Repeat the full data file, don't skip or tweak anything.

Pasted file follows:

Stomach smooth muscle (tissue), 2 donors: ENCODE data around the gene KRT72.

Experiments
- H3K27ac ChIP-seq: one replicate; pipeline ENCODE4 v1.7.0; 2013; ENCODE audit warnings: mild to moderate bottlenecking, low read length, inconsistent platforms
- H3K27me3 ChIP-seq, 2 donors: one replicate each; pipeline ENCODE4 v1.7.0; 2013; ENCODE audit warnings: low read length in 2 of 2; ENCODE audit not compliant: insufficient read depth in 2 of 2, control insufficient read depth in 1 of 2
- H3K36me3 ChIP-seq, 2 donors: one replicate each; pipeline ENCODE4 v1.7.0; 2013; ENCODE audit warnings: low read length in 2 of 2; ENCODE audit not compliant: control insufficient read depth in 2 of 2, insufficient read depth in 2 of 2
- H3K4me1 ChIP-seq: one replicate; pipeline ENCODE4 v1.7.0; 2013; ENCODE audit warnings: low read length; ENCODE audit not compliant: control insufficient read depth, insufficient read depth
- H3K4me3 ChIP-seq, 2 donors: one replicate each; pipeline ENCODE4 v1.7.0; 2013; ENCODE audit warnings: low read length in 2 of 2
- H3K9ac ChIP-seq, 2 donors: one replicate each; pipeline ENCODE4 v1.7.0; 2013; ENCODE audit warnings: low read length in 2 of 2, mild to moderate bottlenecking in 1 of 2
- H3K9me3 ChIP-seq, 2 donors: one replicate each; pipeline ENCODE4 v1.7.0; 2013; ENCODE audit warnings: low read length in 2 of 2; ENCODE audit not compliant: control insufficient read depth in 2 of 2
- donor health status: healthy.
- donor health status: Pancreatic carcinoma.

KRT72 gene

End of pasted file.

Stomach smooth muscle (tissue), 2 donors: ENCODE data around the gene KRT72.

Experiments
- H3K27ac ChIP-seq: one replicate; pipeline ENCODE4 v1.7.0; 2013; ENCODE audit warnings: mild to moderate bottlenecking, low read length, inconsistent platforms
- H3K27me3 ChIP-seq, 2 donors: one replicate each; pipeline ENCODE4 v1.7.0; 2013; ENCODE audit warnings: low read length in 2 of 2; ENCODE audit not compliant: insufficient read depth in 2 of 2, control insufficient read depth in 1 of 2
- H3K36me3 ChIP-seq, 2 donors: one replicate each; pipeline ENCODE4 v1.7.0; 2013; ENCODE audit warnings: low read length in 2 of 2; ENCODE audit not compliant: control insufficient read depth in 2 of 2, insufficient read depth in 2 of 2
- H3K4me1 ChIP-seq: one replicate; pipeline ENCODE4 v1.7.0; 2013; ENCODE audit warnings: low read length; ENCODE audit not compliant: control insufficient read depth, insufficient read depth
- H3K4me3 ChIP-seq, 2 donors: one replicate each; pipeline ENCODE4 v1.7.0; 2013; ENCODE audit warnings: low read length in 2 of 2
- H3K9ac ChIP-seq, 2 donors: one replicate each; pipeline ENCODE4 v1.7.0; 2013; ENCODE audit warnings: low read length in 2 of 2, mild to moderate bottlenecking in 1 of 2
- H3K9me3 ChIP-seq, 2 donors: one replicate each; pipeline ENCODE4 v1.7.0; 2013; ENCODE audit warnings: low read length in 2 of 2; ENCODE audit not compliant: control insufficient read depth in 2 of 2
- donor health status: healthy.
- donor health status: Pancreatic carcinoma.

KRT72 gene